Liftopia collaborates with hundreds of ski areas on everything from pricing strategies to online marketing best practices. This case study highlights a real situation from two Liftopia partners, showing what happens when one ski area sets pricing to increase yield and another follows a balanced approach of driving sales volume and protecting yield. Keep reading to see the results.
Does Protecting Yield or Balancing Yield and Sales Volume Drive the Most Revenue?
Different ski areas have different pricing strategies. Some skew higher to focus on yield. Others skew lower to focus on sales volume. We talk a lot at Liftopia about finding the right price for every day of the season—some might mistake this as simply lowering prices to drive sales. In reality, we have the same goal as our partners: to maximize revenue.
Before the season begins, a New England partner (Partner A) chooses to focus on increasing yield year-over-year (YoY). To achieve this, they set pricing for the entire 2013/14 season higher than the 2012/13 season.
A midsize partner in the Lake Tahoe region (Partner B) adopts Liftopia’s recommended pricing strategy, which automatically determines the best price based on demand for that day. The plan offers lower tiers of pricing than in years past to attract more skiers.
By late January, it’s apparent that Partner A’s YoY unit sales are dramatically down. They drop prices starting in February to try to make up for lost sales volume. While adjusting pricing mid-season helps Partner A recover some lost sales, their revised pricing strategy still prioritizes yield, and they aren’t able to end the year with positive YoY revenue growth.
By choosing a pricing strategy that balances yield and sales volume at the beginning of the season, Partner B is able to increase YoY revenue by 33%. Overall, the strategy is a success. Even with lower tiers of pricing, yield on a single day lift ticket drops less than 1%, and unit sales for the season are almost universally up, resulting in YoY revenue growth. Choosing to sell appropriately priced tickets lets Partner B increase revenue, even when the Lake Tahoe region is experiencing the worst snow year in recent history.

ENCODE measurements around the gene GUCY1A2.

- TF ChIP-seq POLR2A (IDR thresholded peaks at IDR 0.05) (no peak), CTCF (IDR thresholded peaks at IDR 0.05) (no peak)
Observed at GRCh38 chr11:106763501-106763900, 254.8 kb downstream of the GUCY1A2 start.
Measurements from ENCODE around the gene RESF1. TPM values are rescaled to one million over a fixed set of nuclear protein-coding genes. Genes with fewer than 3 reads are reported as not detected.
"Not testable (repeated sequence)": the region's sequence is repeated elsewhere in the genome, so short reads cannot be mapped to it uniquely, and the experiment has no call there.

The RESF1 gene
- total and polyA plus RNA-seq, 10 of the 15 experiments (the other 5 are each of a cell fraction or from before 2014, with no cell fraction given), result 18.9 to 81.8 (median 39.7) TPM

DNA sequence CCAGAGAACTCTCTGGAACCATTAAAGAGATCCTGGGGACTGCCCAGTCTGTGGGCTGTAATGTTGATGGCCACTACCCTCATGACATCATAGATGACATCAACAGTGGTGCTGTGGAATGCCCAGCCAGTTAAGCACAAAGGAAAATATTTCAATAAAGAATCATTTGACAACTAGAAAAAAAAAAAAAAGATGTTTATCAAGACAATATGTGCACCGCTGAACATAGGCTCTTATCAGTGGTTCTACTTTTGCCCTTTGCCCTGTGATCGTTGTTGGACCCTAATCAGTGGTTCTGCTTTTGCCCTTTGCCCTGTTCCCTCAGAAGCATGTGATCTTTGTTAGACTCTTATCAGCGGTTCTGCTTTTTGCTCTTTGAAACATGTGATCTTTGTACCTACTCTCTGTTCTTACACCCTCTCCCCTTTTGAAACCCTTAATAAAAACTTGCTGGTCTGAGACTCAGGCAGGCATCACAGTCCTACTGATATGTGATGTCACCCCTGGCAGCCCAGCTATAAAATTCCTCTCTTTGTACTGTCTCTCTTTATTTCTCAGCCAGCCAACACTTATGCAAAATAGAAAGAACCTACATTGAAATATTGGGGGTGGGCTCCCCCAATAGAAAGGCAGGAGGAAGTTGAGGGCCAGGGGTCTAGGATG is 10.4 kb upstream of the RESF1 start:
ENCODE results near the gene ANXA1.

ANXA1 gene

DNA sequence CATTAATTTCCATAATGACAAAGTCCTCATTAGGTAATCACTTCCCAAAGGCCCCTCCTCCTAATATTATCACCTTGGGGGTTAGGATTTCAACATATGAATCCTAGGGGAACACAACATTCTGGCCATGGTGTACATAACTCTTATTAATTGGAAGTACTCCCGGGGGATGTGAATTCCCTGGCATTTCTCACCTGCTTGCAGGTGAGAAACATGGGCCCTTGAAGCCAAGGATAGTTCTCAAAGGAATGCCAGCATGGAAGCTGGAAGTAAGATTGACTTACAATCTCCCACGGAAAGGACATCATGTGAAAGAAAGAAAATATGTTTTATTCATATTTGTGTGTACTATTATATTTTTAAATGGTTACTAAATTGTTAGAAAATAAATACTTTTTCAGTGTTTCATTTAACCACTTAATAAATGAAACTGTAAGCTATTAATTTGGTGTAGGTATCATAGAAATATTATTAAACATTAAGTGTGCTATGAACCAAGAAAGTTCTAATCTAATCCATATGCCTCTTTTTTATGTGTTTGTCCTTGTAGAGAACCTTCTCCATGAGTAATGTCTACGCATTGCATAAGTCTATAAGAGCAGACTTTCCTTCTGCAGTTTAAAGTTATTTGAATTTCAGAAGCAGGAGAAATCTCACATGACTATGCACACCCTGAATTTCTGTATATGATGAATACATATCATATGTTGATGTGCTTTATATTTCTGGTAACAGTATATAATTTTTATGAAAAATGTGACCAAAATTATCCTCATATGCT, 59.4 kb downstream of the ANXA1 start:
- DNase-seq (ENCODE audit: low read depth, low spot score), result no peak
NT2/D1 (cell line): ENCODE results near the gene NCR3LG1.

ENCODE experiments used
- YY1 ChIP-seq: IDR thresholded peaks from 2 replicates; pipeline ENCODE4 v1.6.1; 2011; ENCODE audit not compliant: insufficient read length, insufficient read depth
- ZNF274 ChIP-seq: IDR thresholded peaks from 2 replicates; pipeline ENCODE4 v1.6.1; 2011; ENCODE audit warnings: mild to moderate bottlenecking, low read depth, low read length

Partner B adopts Liftopia’s recommended pricing strategy, with appropriate pricing to attract more skiers
Partner A sets higher prices for the entire 2013-14 season to increase yield YoY
YoY unit sales are dramatically down. Partner A drops prices, but still prioritizes yield over sales
With a pricing strategy that balances yield and sales volume, Partner B is able to increase YoY revenue by 33%
While adjusting pricing mid-season helps Partner A recover some lost sales, they aren’t able to end the year with positive YoY growth
Even a strong strategy can always be improved. Take a look at the disproportionate drop in Partner B’s sales volume on individual days where yield is even only slightly more protected. Now imagine the potential outcome of applying a yield-protecting strategy to your entire season!
To maximize revenue, it’s important to price appropriately every day of the season. That means finding the delicate balance between protecting yield and driving sales. While pricing tickets higher can protect yield, it creates a disproportionate drop in sales volume that can be impossible to recover from, even mid-season.
Liftopia’s Automated Pricing model works with each ski area to build a plan that appropriately prices tickets based on demand. Starting the season with a pricing strategy that balances the goals of yield and sales volume generates more revenue, even when prices are lower than years past—and even in the face of a poor snow season.